New ‘Cavs Swipe Out Program’ collects unused meal swipes for food-insecure students

By Aislinn Walsh
January 25, 2020

Starting in the Spring 2020 semester, faculty, staff and students will now be able to donate money or unused meal swipes to help students experiencing food insecurity.

The pilot “Cavs Swipe Out Hunger” program, which launched the week of Jan. 21, sought to test how the program would work in the future.

During this trial period, students had the opportunity to donate meals outside Cav’s Corner or in Founder’s Hall Lobby using their student ID number.

In lieu of a meal swipe, a $7 cash donation, equivalent to a meal swipe, was also accepted.

At the culmination of the trial period, the donations would be compiled and then equally distributed to about 60 previously selected students experiencing “high-risk” food insecurity.

Tracy Eells, general manager of dining services, noted that students can apply to the program. However, “Only commuter students are eligible to receive donations, “Eells said. “The students need to complete the application for the Cabrini Cupboard program to be eligible for the Swipe Out Hunger program.”

Spearheading this project is senior political science major, Daisy Rodriguez. After moving to the United States from Puerto Rico as a child, Rodriguez experienced food insecurity for several years.  The experience, however, has shaped her into a passionate food insecurity advocate.

Rodriguez, right, representing the Food Recovery Network at an open house. Photo from Cabrini Food Recovery Network Instagram.

While at Cabrini, Rodriguez became a Pierce Fellow and served as the president for the Cabrini Food Recovery Network, a club that recovers leftover cafeteria food and donates it to local food pantries.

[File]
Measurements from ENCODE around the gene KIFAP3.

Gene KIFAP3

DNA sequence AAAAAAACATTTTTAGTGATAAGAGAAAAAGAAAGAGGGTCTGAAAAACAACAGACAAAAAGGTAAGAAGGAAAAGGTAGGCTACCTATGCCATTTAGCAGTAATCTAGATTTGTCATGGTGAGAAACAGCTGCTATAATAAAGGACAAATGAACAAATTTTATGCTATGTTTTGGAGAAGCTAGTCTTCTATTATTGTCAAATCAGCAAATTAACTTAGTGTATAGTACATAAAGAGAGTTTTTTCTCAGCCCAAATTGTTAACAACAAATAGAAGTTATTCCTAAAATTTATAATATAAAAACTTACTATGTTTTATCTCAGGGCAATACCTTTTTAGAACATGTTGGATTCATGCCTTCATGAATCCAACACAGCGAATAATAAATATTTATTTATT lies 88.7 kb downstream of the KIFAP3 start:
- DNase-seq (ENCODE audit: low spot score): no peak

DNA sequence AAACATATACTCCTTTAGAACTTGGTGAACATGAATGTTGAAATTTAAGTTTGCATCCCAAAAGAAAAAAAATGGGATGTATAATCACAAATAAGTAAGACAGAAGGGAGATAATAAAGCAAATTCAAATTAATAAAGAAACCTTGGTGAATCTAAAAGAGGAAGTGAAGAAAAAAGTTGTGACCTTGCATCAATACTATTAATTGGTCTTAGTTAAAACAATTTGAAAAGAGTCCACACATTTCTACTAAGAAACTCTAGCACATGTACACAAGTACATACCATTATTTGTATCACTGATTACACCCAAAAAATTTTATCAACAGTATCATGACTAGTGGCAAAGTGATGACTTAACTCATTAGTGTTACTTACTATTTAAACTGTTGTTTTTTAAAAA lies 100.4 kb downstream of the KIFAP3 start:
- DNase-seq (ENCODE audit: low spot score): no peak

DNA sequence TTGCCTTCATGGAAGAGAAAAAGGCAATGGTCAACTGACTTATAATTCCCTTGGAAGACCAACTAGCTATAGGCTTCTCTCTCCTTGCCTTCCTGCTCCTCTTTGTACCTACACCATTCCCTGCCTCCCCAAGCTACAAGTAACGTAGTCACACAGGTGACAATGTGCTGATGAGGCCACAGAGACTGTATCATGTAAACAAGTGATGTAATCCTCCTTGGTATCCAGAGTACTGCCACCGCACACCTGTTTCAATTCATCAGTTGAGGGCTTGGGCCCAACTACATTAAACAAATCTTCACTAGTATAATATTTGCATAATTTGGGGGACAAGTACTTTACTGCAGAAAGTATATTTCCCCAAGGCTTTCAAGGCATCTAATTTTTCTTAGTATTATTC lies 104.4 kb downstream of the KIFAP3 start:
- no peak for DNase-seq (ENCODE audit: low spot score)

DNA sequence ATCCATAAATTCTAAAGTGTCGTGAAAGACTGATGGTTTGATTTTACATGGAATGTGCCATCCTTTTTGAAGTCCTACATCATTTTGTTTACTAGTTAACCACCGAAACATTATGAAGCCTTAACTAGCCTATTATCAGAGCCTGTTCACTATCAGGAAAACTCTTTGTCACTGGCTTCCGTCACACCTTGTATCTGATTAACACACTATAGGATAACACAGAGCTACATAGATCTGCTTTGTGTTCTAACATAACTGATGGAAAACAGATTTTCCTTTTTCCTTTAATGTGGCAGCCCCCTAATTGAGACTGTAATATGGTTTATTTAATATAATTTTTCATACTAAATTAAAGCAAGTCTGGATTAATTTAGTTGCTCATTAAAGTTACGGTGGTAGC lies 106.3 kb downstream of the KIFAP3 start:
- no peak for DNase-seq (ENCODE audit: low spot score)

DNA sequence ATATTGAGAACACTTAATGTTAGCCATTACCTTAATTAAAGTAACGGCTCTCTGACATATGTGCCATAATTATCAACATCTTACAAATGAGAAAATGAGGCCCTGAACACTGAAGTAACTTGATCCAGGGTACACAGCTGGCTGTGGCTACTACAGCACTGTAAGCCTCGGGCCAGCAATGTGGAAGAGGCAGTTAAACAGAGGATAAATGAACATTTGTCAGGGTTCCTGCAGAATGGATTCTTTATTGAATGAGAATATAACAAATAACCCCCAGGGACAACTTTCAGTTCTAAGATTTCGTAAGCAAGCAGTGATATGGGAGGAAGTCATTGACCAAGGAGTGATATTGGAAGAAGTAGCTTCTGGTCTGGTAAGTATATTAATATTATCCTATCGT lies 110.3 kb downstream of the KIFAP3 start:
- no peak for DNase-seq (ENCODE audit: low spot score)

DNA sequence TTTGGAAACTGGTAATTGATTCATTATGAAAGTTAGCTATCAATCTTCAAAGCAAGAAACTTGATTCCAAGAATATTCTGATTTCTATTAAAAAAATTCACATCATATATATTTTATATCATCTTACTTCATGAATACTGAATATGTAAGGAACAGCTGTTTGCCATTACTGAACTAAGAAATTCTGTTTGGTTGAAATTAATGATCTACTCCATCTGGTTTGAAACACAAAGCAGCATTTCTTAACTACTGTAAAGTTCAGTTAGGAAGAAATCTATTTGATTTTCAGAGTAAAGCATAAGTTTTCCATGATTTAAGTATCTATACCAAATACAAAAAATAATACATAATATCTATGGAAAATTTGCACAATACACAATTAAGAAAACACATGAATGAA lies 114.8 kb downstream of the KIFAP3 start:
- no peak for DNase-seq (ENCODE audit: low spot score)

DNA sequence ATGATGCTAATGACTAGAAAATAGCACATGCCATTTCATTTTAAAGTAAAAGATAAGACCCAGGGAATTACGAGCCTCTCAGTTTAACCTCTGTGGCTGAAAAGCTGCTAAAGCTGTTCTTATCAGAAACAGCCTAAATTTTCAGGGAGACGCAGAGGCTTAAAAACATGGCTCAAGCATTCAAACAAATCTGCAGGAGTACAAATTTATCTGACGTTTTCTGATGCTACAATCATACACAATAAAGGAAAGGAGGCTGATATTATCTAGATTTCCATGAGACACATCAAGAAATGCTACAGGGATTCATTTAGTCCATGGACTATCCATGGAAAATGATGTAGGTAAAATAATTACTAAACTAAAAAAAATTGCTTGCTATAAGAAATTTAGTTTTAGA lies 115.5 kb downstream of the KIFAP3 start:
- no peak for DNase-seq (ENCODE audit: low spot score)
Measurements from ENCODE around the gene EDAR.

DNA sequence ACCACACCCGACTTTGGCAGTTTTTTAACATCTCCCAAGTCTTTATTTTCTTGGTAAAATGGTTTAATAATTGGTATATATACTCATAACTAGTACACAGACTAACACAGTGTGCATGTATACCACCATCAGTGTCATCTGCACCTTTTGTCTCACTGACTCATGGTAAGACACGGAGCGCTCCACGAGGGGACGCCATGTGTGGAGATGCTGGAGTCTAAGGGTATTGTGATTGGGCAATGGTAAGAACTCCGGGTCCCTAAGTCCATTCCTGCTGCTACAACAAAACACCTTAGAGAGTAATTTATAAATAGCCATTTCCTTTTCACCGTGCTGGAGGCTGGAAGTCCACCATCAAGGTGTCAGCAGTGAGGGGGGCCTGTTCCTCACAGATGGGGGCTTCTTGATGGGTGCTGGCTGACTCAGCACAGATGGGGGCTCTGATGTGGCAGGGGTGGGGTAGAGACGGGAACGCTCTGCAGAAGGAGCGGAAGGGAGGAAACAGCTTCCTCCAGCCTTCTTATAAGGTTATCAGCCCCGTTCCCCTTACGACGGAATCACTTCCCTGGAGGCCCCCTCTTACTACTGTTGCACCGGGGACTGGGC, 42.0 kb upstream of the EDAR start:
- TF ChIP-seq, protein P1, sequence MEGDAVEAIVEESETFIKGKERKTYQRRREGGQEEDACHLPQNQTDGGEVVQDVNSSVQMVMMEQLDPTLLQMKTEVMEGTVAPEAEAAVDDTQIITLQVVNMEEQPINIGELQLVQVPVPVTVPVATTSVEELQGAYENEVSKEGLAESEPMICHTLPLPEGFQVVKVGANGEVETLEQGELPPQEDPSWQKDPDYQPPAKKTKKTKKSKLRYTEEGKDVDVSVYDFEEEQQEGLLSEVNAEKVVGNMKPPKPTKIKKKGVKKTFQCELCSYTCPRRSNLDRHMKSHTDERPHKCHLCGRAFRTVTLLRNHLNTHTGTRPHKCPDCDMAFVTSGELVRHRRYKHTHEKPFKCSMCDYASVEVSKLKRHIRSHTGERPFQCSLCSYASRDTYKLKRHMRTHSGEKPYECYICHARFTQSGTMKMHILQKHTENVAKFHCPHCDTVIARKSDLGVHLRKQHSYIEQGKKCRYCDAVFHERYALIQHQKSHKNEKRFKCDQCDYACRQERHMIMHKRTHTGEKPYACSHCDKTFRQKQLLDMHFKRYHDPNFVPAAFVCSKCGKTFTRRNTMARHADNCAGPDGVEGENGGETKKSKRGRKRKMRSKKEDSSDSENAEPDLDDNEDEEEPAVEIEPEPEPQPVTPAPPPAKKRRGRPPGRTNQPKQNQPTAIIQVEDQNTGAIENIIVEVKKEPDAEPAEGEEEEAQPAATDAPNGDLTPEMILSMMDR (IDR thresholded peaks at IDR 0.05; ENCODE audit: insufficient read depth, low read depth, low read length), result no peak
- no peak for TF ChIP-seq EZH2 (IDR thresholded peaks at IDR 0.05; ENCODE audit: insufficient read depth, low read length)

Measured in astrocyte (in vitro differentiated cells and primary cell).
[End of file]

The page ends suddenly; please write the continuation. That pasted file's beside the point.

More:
She had first heard about the “Swipe Out Hunger” concept when attending a food insecurity conference during Summer 2018.  “There was this kid who was talking about this program…” Rodriguez said. “And how it’s been beneficial at his school. We talked a little after his presentation and [I] was like ‘oh this would work amazingly at Cabrini and it would be so beneficial for us’.”

After receiving encouragement from professors, Rodriquez began efforts to launch the program during the Fall 2018 semester. She spent hours in meetings with various departments and Eells to implement this program.

The process proved to be tricky at times since they had to reformulate the program to adapt to Cabrini’s size and meal plan structure.

Daisy Rodriguez (right) attending the Food Recovery Network National Conference. Photo from Food Recovery Network Instagram.

Initially, Rodriguez thought she wasn’t even going to see the program come to fruition while at Cabrini.  “I was already looking for somebody to take over it, so when I graduate there would be somebody who could continue working towards it…I was already imagining ‘it’s not going to happen in a year and a half’.”

Although Rodriguez is happy that the program has launched, she expresses gratitude for the tremendous support she received to make it possible.  “Honestly, it’s all goes out to Ray Ward and Carmel-Jo Madonna. They really helped me out and they kept things moving.”

For those looking to donate via cash or credit to the fund, a website is launching soon. In the interim, please contact Alumni Office at 610.902.8256 or

For students interested in participating in the program, please contact Carmel-Jo Madonna in Grace Hall, Room 150

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Aislinn Walsh

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